Off the Beaten Track

in Vol. 25 - January Issue - Year 2024
New Start with Old Beginnings
Cave wall painting

Cave wall painting

For more than 40,000 years, the limestone walls of Lubang Jeriji Saleh, cave complex in Indonesian Borneo Island, hold and witness the oldest known figurative painting in the world. The painting is depiction of a bull, over 5 feet across made from reddish-orange ochre or iron oxide paint on the cave’s limestone walls.  

And if the experts are to be further believed, some other cave wall paintings, finger stencils, have stayed around for more than 52,000 years in the caves of surrounding islands. In later phases, stencils in mulberry color along with intricate motifs, human figures, and geometric designs were also created. 

Art has fascinated the human race through epochs, the basic need of expression that is so innate to human beings. Although this recent discovery has offered little information on the geographical origins of the art and the people who created it. Thinking of it, I just wonder who this prehistoric ‘artist’ (a man or a woman) was like, who chose the unconventional form at an unusual place to immortalize his idea.

It remains unknown, if there is a meaning to the paintings, nevertheless they remain to be the oldest pictorial record of storytelling. Some conjectures have been made as to the meanings these paintings have had to the people that made them, prehistoric artists may have painted to give practical information, or have mystical purpose of practice of a ritual. Or, was it just the contemporary graffiti art! 

The inquiry into the evolution and journey of art is thought-provoking. We know how deeply art has shaped our world; it is difficult to imagine the world without it. Furthermore, we can’t help but draw parallel with the present-day state of art exploration.     

Unlike today’s world, their world was so different. So strong would be the force in the depth of prehistoric artists’ heart that it found a way so divine. And the joy of achievement it would have brought him would be so extraordinary, he would want to share with the entire world a glimpse of the genius creation. Or, maybe it was a sacred activity with no such fanfare.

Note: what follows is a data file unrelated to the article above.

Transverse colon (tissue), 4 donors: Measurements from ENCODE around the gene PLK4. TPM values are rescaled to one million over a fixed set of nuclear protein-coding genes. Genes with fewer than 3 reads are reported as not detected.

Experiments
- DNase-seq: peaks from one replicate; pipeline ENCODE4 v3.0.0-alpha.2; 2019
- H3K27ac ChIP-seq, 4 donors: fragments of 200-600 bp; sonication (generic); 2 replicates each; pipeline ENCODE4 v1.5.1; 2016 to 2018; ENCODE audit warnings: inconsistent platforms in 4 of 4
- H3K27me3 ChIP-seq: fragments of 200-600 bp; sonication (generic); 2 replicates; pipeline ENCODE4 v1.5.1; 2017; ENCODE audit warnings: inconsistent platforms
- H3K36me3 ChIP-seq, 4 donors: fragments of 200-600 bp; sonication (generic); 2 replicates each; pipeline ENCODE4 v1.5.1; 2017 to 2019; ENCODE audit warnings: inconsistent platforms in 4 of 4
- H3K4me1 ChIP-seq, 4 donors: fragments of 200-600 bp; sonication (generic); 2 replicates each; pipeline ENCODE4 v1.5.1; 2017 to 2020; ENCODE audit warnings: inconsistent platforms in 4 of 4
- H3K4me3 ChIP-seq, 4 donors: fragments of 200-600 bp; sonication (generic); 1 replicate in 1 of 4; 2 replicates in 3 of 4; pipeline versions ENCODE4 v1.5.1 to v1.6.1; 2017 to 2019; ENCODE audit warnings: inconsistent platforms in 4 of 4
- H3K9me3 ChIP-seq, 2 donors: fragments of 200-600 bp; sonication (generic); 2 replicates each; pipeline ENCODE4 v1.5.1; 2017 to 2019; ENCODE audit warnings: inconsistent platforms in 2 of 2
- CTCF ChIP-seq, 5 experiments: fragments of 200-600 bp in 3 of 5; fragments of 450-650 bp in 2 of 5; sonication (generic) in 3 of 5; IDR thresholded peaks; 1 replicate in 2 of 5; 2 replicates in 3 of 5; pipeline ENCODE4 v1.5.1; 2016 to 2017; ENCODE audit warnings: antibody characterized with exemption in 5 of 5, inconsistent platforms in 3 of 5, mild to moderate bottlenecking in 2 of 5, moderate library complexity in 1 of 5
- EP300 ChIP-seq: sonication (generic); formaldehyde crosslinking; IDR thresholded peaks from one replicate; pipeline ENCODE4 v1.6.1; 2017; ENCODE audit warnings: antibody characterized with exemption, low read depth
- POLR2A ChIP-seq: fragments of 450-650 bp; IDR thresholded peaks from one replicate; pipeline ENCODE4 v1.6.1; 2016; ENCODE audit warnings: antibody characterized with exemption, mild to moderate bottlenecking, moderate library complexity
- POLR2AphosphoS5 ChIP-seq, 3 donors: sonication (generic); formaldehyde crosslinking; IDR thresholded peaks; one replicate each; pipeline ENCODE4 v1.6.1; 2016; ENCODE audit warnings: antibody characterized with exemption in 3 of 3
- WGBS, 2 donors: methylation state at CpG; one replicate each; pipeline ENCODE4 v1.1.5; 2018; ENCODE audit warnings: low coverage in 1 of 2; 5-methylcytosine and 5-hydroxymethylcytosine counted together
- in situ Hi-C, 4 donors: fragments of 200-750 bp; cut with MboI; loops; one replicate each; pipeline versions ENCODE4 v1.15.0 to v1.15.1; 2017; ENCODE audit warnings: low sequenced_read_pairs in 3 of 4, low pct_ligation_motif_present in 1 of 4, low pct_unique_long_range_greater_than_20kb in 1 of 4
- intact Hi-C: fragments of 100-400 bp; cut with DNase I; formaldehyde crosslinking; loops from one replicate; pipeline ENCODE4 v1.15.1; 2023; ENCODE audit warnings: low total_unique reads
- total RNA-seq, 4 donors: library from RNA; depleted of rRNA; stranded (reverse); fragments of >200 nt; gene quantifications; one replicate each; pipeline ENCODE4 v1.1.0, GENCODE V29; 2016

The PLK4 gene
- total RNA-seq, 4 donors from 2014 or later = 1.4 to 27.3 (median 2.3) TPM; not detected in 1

Would there be critics who analyzed the work or skeptics who opposed this creativity because there was nothing like this they ever saw? Would there be someone in awe of this work, inspire from it? Try and find a meaning in life. Or, were people too busy with their basic survival?

A few thousand years later, commercial invasion of ‘art’ has greatly altered the way it was created and seen. The oldest documented transaction involving a piece of art was almost two and a half thousand years ago in Greece.  

Today, the evolution journey of art continues to find new ways and forms of expression through various-isms. The ‘art work’ or paintings are being created in incomprehensible, unintelligible, unfathomable and inexplicable ways. It promises to continue to grow into the future even more rigorously with the new-age technology.  

But let us not forget at the core, that art is created primarily as the basic need of expression that is so innate to human beings. How much money it is able to generate is peripheral. When you acquire a certain skill, you become a good craftsman, but creation or being an artist is something different. 

Whatever our profession is, we have an artist in each one of us, who is wondering at the world’s fascinations. Whenever we feel at the core the need to express, through any type of art or creativity, let us not be stopped or be intimidated by the external. Start like the prehistoric artists, just throw some colors on the cave walls of our heart, and who knows, after an eternity, it might again inspire someone for a new start but with the old beginnings!

MFN Trainer and Head of 

Operations of Daksha: rishabh.shah@daksha.net